The following is an archived copy of a message sent to a Discussion List run by the Campaign Against Sanctions on Iraq.
Views expressed in this archived message are those of the author, not of the Campaign Against Sanctions on Iraq.
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Dear CASI network
Re my message of 2 December I have just published the following report on my website. This is a synopsis written for wider circulation.
The report explains why I think the US Government may be about to review its plans for attacking Iraq. It also questions possible wider use of DU weapons in 1991 than previously disclosed, suspected use in subsequent operations e.g. in December 1998 and use of the no-fly zone as a testing ground for some of the weapons systems now suspected of containing DU warheads.
A message on another list recently questioned why and how such new DU weapon systems, if they are verified, should have been kept secret for several years. This may be obvious in view of the references to the Geneva Conventions below and in the Conclusions in Part 5 of the Report.
The identity of the mystery metal is still secret. The official "group-think" in the military and US, UK and possibly other governments is that "DU is safe". This presumption increases the risk that it has been used indiscriminately as the report suspects. This is why the report calls for fast and rigorous international investigations in Afghanistan, and review of the use of any the suspected weapons and health effects on civilians in all conflict zones since 1989 including Iraq, Kuwait, the Balkans and Israel.
I would like to be wrong. But if any of the suspected systems are DU-based the implications are too serious and risks too immediate to stay silent.
New Report: Internet version published 8 February 2002
Depleted Uranium weapons in 2001-2002
(Occupational, Public and Environmental Health Issues)
Mystery Metal Nightmare in Afghanistan?
Collected studies and public domain sources
compiled by Dai Williams
Context and issues
This research started in January 2001 when first reports of the UNEP Balkans Depleted Uranium (DU) survey included strange anomalies - too little evidence and too much radiation from "dirty DU" contaminated with U236 and Plutonium.
These investigations question one of the best kept military secrets of the last decade. The facts about DU weapons are well known to military experts and arms manufacturers in the US, UK and at least 30 other countries.
But how much do politicians know about them? What have aid agencies been told? And why have the media stayed silent about new weapons in the Afghan war?
The conclusions have immediate implications for the health, safety and welfare of civilians, troops and aid workers in Afghanistan.
They question the role of Governments, UN agencies and the validity of official research studies concerning DU weapons and health hazards.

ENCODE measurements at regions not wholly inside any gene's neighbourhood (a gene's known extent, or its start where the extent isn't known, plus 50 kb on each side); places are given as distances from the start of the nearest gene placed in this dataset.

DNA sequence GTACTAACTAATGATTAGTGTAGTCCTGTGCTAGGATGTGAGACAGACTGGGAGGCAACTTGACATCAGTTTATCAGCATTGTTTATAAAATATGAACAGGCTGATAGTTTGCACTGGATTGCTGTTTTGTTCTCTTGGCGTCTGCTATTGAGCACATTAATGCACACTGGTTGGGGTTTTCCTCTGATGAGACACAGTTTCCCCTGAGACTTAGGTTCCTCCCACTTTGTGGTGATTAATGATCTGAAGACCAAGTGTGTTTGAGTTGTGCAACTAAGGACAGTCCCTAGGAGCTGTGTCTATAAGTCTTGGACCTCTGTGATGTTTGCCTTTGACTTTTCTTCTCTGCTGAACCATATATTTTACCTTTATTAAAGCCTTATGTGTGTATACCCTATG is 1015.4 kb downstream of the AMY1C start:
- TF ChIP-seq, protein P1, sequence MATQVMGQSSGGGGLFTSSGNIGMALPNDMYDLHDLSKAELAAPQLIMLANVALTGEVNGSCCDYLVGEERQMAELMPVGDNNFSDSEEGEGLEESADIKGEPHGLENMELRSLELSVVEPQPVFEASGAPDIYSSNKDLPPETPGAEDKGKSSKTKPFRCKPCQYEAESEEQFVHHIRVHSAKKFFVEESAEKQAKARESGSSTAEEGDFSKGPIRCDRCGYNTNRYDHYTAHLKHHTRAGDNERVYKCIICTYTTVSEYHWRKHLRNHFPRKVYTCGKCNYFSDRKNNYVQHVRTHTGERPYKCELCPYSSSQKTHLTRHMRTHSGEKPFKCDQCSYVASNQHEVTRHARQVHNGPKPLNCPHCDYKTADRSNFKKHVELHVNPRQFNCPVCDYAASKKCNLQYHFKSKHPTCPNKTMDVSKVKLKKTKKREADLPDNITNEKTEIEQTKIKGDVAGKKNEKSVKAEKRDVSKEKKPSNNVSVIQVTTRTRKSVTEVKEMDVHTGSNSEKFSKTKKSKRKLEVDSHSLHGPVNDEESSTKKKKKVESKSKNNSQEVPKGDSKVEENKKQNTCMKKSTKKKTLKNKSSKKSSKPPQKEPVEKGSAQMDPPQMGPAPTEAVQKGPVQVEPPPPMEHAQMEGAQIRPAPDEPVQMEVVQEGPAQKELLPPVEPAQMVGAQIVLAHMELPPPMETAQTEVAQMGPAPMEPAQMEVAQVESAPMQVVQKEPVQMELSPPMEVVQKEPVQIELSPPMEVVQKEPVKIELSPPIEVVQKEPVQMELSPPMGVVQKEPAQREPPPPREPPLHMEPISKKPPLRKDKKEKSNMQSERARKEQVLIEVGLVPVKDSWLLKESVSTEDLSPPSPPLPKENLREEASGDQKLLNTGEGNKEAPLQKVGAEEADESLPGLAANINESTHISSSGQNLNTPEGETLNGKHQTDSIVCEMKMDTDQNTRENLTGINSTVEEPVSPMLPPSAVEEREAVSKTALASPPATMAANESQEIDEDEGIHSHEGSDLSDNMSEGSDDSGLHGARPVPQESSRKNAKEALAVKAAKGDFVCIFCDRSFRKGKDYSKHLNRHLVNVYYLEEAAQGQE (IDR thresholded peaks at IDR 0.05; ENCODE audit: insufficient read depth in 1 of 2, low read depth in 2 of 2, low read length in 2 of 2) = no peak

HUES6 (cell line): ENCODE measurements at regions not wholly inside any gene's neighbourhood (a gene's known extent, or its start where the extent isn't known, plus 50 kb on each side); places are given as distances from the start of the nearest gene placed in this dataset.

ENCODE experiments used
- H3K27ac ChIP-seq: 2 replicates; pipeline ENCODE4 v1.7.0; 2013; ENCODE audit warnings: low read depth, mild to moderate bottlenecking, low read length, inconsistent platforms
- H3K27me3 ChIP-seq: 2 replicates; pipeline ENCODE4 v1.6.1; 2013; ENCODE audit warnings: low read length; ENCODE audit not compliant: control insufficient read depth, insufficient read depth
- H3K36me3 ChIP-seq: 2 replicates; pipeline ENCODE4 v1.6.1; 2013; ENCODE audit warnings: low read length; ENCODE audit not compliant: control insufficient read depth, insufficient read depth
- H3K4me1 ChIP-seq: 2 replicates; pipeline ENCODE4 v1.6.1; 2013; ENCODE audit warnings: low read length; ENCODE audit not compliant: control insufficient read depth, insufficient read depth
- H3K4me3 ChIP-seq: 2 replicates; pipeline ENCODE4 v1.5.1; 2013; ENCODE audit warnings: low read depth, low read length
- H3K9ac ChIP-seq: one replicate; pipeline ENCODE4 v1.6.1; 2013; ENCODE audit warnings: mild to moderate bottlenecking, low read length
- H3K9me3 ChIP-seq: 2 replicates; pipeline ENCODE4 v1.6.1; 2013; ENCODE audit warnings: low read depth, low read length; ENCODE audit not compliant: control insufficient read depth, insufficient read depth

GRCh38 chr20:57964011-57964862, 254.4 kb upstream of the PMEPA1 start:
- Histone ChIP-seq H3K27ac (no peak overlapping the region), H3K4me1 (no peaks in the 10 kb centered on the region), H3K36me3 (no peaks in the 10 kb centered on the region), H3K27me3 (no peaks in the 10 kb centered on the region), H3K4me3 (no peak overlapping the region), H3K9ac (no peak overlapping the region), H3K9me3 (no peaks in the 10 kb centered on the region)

They raise serious questions about the global proliferation of DU in military and civilian applications and its suspected widespread use in Afghanistan.
They have fundamental implications for the classification of DU munitions as weapons of indiscriminate effect.
First confirmation of DU contamination & missiles
"One site registered an increased level of radioactivity but it appeared to be a result of depleted uranium in some warheads and not from any nuclear or radiological weapon of mass destruction," Rumsfeld said.
[Reuters 16 January 2001, see page 120 of the report]
Identification and verifiable disclosure of the secret "dense metal" used in US and allied guided weapon warheads and sub-munitions is needed urgently. Known and suspected DU weapons are identified in Part 3 and in Table 4 in Part 5.
[Note: This mystery "dense metal" is believed to be Depleted Uranium, alloyed with other metals. It is used in at least three different types of hard-target warheads, ammunition and sub-munitions. It is mentioned frequently in a US Air Force planning document in 1997 quoted in "Tip of the Iceberg" (see Part 1) and in weapon descriptions, but is never identified.]
Immediate risk assessments of potential DU contamination in Afghanistan are needed, plus relevant health and safety precautions for the population and expatriates, including aid workers and the UN peacekeeping force.
Urgent and rigorous environmental assessments and health monitoring are needed by UN agencies (UNEP, WHO) and aid organisations in Afghanistan.
International vigilance from many countries is needed to ensure that DU risk and casualty assessments are not delayed or compromised by military or political interference as happened after the Balkans War.
Initial distribution of the report
The prime concern of this project is to minimise potential DU exposure risks for personnel in Afghanistan. It has been sent to UN agencies in Geneva for consideration in their plans for post-conflict support in Afghanistan. These include the UNEP-PCAU, WHO, UNHCR and WFP. It is also being sent to medical aid (ICRC, MSF) and de-mining organisations for consideration in their operations.
A copy will be sent to the UK Government to repeat questions and warnings first sent to them in October, and to MPs who have raised some of these questions in the UK Parliament. These questions and answers to date are listed in full in Part 2 of the report.